We’ve touched on the importance of acoustics when it comes to meeting design already – but did you know that lighting influences a meeting just as much, if not more? In fact, according to the Harvard Business Review, lighting seems to be at the top of workers’ minds: “In a research poll of 1,614 North American employees, we found that access to natural light and views of the outdoors are the number-one attribute of the workplace environment, outranking stalwarts like on-site cafeterias, fitness centers, and premium perks including on-site childcare.”
Corralling all the right people for a meeting is hard enough, so you might as well do everything you can to make sure they absorb the information conveyed, and lighting is an oft-forgotten – but very important part – of that mission.
With that, here are some considerations for you to keep in mind the next time you’re planning a meeting.
Natural Light > Artificial Light
To build off the point above, the importance of natural light cannot be overstated. It’s common for attendees to struggle with zoning out and getting restless later in the day – and it turns out that more natural light may be (at least part of) the cure. Buffer cited a study from scientist Mirjam Muench that found that “Compared to the afternoon, people who had DL [daylight] were significantly more alert at the beginning of the evening, and subjects who were exposed to AL [artificial light] were significantly sleepier at the end of the evening.” Prioritize spaces that have abundant natural light, and you’ll get attendees that are more alert and engaged.
Consider the Brightness
Are you asking attendees to watch a screen, or a presenter on stage? Are attendees supposed to be engaged with one another? Are they writing notes? Are you passing out any material for them to read? What you’re asking your attendees to do should inform the room’s brightness. If the room is very bright (especially with artificial light) it can be tough to sit through a prolonged presentation; if it’s too dim, people can get sleepy and start to disengage. Match the room’s lighting (and remember, if there are five light switches, that doesn’t mean they all have to be flipped on!) with what you’re asking attendees to do.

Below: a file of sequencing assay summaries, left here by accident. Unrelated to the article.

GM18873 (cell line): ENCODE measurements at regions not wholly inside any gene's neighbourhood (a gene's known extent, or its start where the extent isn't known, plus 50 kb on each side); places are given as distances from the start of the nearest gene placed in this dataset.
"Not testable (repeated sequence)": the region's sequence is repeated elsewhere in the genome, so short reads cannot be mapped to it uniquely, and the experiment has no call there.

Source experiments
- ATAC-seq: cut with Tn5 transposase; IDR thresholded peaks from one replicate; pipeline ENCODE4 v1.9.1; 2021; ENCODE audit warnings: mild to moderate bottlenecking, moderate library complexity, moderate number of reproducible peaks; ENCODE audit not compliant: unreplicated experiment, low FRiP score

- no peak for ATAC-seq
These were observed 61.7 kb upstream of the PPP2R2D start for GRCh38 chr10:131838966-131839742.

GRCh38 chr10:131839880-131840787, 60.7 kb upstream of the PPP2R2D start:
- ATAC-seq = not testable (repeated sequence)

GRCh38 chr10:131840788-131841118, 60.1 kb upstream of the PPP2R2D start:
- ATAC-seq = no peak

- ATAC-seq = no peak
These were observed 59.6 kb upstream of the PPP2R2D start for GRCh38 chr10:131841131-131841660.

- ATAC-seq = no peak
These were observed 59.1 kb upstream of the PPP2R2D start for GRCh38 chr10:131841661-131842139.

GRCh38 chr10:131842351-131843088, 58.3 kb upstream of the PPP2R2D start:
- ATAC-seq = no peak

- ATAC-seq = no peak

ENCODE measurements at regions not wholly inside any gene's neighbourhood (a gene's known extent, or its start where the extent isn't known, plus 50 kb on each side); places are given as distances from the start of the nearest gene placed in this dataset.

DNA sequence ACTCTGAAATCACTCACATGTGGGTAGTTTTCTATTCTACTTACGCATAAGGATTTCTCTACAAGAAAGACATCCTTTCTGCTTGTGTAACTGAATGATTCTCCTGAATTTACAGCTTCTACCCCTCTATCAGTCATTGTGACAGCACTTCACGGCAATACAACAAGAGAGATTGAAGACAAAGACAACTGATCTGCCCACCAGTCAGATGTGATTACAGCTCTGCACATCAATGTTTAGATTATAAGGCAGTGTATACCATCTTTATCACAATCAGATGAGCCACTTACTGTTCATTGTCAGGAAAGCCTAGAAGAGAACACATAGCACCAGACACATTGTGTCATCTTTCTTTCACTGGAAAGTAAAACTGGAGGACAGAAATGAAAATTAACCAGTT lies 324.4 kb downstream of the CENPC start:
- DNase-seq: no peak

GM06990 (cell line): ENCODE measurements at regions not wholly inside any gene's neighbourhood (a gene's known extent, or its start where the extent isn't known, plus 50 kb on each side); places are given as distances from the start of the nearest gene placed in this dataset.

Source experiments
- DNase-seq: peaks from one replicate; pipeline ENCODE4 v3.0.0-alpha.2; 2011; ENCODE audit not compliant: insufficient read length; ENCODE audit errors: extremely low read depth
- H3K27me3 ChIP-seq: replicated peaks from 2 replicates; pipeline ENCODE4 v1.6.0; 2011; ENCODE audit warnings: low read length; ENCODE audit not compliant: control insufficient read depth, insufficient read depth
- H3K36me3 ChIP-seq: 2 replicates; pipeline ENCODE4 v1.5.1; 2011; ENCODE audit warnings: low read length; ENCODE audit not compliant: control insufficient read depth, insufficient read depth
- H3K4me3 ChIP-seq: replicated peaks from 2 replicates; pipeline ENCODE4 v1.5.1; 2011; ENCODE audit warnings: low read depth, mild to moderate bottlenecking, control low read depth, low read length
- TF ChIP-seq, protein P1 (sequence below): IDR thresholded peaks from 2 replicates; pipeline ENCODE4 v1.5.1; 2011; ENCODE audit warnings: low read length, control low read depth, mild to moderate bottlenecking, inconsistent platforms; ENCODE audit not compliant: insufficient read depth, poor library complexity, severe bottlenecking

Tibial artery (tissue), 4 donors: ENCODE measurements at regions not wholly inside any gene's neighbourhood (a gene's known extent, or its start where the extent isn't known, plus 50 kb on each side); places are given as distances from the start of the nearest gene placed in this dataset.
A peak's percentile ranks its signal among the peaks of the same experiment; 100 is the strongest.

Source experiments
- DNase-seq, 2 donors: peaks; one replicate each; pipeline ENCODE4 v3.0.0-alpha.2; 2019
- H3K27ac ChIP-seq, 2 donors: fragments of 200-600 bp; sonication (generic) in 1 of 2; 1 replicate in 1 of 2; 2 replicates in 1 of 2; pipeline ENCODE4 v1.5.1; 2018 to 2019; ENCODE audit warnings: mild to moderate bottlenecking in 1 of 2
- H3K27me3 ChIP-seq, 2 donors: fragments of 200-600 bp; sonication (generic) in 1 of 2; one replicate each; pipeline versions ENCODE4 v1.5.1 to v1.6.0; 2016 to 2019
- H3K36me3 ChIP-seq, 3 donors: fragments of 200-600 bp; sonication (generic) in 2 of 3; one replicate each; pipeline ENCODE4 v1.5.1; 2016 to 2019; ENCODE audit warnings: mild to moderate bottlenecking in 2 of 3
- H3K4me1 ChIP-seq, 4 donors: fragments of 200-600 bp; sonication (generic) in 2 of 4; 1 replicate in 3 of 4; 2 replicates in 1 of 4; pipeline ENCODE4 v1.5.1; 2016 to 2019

What About the Screens?
Screens have become the focal point of most meetings. If that’s the case for your program, and you’re unfamiliar with the space you’re going to be using, test the screen (and all the planned lighting, too) in the room beforehand – at the same time of day the meeting will be at, if possible – to understand possible reflections, glares, and screen washouts. “I couldn’t see the screen very well,” is never feedback you want to get as a meeting planner.
Don’t Forget Colors
Take a look at the chart below shared by UNC’s online education program. “Temperature of light, measured in kelvin (K), is a numerical measurement of the color that’s emitted when an object is heated in a high enough temperature. As the temperature increases, the object changes colors and emits certain colors of that light.” What does this mean for meetings? As you can see in the chart, cooler light contributes to alertness, mood, and productivity, and is favored for meetings. Ask about lighting temperature when you’re booking your space: It’ll, of course, be just one of many factors that you base your decision on, but a factor to consider, nonetheless, and one most meeting professionals don’t think of.
When in Doubt, Hire an Expert
Is this getting too technical? If the stakes are unusually high – like an annual meeting, a very large group, or an especially important objective – you may want to go deeper with how you’re thinking about the meeting’s lighting. Lighting designers consider every detail of your event (check-in, the stage, entertainment, the attendee area, etc.) and can translate your goals into technical specifications for the audiovisual partner or staff. While you undoubtedly already have many other facets of the event to consider and lighting may seem like just “one more thing,” having someone with technical expertise to help bring your vision to life could make the difference between an attendee “sort of” absorbing the material versus having a complete understanding.